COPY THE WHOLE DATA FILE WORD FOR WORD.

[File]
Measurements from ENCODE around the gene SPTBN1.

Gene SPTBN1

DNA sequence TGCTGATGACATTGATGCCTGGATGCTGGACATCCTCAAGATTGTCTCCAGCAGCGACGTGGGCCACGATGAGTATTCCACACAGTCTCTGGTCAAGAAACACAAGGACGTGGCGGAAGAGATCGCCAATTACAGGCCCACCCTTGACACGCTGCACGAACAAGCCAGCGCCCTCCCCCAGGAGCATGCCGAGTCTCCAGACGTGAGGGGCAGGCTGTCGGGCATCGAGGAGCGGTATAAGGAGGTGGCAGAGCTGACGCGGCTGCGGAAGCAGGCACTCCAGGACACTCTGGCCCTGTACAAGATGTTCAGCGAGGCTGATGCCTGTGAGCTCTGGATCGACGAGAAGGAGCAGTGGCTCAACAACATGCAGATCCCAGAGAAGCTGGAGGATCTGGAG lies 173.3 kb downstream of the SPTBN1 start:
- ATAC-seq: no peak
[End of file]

Measurements from ENCODE around the gene SPTBN1.

Gene SPTBN1

DNA sequence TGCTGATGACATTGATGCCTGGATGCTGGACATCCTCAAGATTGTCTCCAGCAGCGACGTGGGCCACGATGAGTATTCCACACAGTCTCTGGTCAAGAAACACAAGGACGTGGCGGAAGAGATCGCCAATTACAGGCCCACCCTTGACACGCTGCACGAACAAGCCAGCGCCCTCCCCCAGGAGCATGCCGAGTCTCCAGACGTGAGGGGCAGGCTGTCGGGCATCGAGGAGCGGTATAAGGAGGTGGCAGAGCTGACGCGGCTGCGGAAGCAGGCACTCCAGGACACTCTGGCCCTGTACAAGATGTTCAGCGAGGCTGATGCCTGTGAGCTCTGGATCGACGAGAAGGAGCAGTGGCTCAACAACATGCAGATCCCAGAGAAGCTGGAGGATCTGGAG lies 173.3 kb downstream of the SPTBN1 start:
- ATAC-seq: no peak